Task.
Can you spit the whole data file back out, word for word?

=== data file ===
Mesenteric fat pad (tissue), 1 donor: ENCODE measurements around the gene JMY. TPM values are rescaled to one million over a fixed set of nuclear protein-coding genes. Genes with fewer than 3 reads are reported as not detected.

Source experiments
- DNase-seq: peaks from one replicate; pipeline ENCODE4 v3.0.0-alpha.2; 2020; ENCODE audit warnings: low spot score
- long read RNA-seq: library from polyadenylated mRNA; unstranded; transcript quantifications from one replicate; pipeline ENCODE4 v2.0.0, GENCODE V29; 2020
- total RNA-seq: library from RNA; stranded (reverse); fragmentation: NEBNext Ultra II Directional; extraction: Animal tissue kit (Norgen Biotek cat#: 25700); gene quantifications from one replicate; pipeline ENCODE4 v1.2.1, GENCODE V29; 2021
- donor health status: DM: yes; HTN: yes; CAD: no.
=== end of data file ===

Mesenteric fat pad (tissue), 1 donor: ENCODE measurements around the gene JMY. TPM values are rescaled to one million over a fixed set of nuclear protein-coding genes. Genes with fewer than 3 reads are reported as not detected.

Source experiments
- DNase-seq: peaks from one replicate; pipeline ENCODE4 v3.0.0-alpha.2; 2020; ENCODE audit warnings: low spot score
- long read RNA-seq: library from polyadenylated mRNA; unstranded; transcript quantifications from one replicate; pipeline ENCODE4 v2.0.0, GENCODE V29; 2020
- total RNA-seq: library from RNA; stranded (reverse); fragmentation: NEBNext Ultra II Directional; extraction: Animal tissue kit (Norgen Biotek cat#: 25700); gene quantifications from one replicate; pipeline ENCODE4 v1.2.1, GENCODE V29; 2021
- donor health status: DM: yes; HTN: yes; CAD: no.